The rest is history! Each and every day I remind myself how very fortunate I am to be here at NIU studying with a world-class musician such as Prof. Thomas. Not only is Prof one of the finest players and people I’ve had the privilege of meeting, but he is among the very best in his field pedagogically. If a student is in the same room as Prof. Thomas, they are guaranteed to learn something—and he doesn’t even have to speak!
Whether during a weekly lesson, in a Jazz Orchestra rehearsal, or simply listening to Prof play his instrument, students will walk away from the encounter feeling inspired, motivated, and most certainly humbled and ready to hit the shed.
Thank you, Prof. Thomas—I owe you a great deal, and could not be happier to have met you all those years ago.
Where is your favorite spot on campus or in the community? Thai Pavilion. I’ve only ever gotten the medium chicken pad thai, but it’s really freakin’ good and lasts for like three days’ worth of meals.
What advice would you give to a student who is applying to colleges? Trust your instinct—you will know which institution is the right fit for you. Whether or not you get this feeling while speaking with an advisor, having a preliminary lesson with a potential instructor, or simply walking around campus, allow your intuition to be your guide.
What do you do to relax or recharge? In my humble opinion, it’s important for folks to set aside time each day to do something unrelated to their degree or career that they enjoy doing. Personally, I’ve always found a great deal of enjoyment in the Pokémon franchise—been on a huge Pokémon Trading Card Game Online kick late in the evenings recently! The reason why strategy games within this franchise are consistently my go-to for hobbies is because they each allow for a growth mindset to be applied.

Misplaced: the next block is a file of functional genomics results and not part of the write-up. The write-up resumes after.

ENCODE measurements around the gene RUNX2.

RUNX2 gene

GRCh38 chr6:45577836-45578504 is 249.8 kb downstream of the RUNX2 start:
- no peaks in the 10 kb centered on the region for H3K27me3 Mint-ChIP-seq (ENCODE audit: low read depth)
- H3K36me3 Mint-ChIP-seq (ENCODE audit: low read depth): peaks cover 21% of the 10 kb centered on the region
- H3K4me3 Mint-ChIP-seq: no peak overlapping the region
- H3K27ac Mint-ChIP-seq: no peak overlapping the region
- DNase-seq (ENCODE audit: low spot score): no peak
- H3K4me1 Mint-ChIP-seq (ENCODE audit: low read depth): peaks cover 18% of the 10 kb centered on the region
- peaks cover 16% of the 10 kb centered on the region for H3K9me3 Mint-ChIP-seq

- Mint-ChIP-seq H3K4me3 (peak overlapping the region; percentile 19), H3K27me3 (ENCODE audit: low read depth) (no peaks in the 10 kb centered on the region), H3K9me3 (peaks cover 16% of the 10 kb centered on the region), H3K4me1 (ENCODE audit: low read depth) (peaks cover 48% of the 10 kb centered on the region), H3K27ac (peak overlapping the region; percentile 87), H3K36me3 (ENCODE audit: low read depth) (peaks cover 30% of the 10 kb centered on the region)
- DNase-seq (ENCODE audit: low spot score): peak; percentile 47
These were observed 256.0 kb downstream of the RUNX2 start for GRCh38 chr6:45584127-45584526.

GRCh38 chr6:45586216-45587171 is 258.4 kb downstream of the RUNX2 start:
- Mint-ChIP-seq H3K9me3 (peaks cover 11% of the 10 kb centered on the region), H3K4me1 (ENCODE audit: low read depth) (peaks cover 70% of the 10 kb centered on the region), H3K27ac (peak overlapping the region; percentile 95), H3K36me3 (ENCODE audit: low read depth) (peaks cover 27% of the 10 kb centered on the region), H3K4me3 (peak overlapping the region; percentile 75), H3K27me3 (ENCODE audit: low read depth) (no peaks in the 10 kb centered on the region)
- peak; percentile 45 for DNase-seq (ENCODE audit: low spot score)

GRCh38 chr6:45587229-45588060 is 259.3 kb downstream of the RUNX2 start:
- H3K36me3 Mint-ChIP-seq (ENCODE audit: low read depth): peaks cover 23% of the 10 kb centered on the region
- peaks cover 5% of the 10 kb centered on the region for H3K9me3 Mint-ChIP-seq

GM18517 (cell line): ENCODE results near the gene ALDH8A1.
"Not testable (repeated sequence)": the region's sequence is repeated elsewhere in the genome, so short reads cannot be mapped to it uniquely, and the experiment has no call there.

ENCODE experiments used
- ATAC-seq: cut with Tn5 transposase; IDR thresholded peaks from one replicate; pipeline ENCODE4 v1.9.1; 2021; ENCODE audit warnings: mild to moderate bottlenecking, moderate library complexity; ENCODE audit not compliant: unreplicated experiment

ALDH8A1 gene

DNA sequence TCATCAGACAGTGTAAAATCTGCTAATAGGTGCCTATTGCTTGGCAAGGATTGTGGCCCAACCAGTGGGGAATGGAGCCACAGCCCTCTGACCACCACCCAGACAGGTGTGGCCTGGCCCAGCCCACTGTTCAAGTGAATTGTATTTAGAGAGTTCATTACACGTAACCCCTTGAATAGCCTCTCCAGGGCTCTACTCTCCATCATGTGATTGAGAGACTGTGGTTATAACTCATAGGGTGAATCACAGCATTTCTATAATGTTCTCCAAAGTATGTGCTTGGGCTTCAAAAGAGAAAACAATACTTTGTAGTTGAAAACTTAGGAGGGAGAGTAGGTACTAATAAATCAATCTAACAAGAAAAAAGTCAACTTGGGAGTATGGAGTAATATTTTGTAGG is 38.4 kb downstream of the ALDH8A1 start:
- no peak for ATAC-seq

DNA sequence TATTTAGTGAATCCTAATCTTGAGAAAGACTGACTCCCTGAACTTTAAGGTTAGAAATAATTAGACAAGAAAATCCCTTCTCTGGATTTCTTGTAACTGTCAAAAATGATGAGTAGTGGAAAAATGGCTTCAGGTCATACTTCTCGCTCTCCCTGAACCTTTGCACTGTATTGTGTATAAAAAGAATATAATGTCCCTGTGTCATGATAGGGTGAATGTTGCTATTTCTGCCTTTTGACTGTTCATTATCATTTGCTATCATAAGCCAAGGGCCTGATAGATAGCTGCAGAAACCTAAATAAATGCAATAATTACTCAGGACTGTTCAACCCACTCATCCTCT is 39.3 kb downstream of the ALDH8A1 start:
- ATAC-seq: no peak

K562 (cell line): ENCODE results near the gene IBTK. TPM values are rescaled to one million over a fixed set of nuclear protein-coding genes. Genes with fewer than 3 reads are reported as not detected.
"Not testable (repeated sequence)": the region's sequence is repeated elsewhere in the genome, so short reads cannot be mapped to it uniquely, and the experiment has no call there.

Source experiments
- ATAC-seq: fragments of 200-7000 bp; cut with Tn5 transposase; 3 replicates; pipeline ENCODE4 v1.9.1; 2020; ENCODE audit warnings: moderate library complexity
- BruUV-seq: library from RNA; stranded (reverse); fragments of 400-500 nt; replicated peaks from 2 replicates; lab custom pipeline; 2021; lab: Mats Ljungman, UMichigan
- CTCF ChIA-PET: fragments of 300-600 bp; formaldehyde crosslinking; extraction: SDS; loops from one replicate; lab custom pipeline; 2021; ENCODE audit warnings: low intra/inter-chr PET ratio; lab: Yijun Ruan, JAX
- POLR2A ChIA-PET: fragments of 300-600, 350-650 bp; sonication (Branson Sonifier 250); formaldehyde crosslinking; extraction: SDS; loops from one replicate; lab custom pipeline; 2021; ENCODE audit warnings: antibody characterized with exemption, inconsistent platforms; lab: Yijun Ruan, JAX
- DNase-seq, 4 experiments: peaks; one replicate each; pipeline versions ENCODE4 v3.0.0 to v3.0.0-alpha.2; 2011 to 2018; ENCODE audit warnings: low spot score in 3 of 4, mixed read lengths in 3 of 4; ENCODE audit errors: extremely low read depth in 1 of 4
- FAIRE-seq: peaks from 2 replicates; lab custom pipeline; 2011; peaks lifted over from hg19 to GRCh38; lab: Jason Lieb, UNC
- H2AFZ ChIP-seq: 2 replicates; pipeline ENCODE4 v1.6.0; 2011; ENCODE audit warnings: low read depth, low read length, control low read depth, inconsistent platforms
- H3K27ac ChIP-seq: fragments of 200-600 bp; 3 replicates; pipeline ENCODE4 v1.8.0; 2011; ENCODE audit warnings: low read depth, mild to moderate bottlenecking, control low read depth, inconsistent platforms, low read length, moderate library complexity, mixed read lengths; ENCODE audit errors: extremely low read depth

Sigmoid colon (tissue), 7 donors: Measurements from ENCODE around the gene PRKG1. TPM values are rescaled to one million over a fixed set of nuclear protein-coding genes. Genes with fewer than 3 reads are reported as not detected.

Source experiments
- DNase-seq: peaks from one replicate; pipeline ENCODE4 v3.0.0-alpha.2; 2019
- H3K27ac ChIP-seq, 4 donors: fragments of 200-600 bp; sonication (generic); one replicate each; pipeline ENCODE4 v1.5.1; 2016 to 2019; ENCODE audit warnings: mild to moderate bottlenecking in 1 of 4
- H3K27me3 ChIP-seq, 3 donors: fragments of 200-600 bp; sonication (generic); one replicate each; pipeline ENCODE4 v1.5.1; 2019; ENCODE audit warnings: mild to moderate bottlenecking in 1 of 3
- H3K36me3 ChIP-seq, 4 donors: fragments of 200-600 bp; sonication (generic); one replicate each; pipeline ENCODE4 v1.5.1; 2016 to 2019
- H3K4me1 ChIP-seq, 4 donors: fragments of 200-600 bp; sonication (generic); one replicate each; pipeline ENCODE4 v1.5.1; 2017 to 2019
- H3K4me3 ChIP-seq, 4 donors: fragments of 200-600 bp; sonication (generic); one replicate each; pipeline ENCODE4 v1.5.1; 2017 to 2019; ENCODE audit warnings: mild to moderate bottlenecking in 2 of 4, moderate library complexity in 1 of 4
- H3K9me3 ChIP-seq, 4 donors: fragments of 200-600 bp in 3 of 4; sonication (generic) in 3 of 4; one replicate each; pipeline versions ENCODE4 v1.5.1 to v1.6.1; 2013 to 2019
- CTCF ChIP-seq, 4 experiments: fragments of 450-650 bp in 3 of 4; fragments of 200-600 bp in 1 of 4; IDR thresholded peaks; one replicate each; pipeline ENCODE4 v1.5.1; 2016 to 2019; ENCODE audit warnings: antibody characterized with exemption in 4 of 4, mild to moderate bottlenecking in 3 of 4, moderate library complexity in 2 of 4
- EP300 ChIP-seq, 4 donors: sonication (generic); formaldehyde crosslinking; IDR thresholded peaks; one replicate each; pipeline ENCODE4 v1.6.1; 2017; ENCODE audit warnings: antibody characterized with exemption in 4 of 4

While practicing my instrument, I ask myself questions such as, “Was that scale perfectly even in tone quality?” “How can I play this tune using only modes of the melodic minor scale?” and “What can this harmonic progression be reduced to?” While playing Pokémon, I ask the same kind of questions—”My primary Dynamax target fainted; who’s the next best option?” in a VS Battle in Pokémon Sword & Shield; “How can I lane more effectively as Lucario?” in Pokémon UNITE; or “What line of play guarantees I can take my final prize card and win the match next turn?” in Pokémon TCG Online.
In practicing mindfulness and growth mindset inside and outside of the practice room, even hobbies can inform and contribute to one’s improvement in anything they do!
Coming to college, what is something that you have had to learn to do differently? Time management. As organized as I’ve known myself to be throughout my life, the intensity of graduate school manages to expose even the slightest of logistical missteps. Oh, you wanted DiLusso Cracked Pepper Turkey for lunches this week? Well, that sucks, because the Hy-vee deli closes at 7pm and you didn’t go during the half hour you had to do so on Monday (if this sounds personal—it is).
It’s easy for one to take in everything they have to do all at once and grow overwhelmed. It’s important to plan ahead—Google Calendar is my best friend—but once it’s in the calendar, I’ll get to it when I have to, and everything that needs to happen will happen.
For big events coming up, my mother has an excellent method that she introduced me to years ago. As a church musician, each Christmas, she’s booked solid for Christmas Eve and Christmas Day services. So, the evening of December 23rd, she tells herself, “This time two days from now, I’ll never have to worry about these services again.”
The 25th comes and goes, the heart is still beating, and the halls are still decked with boughs of holly. Wow!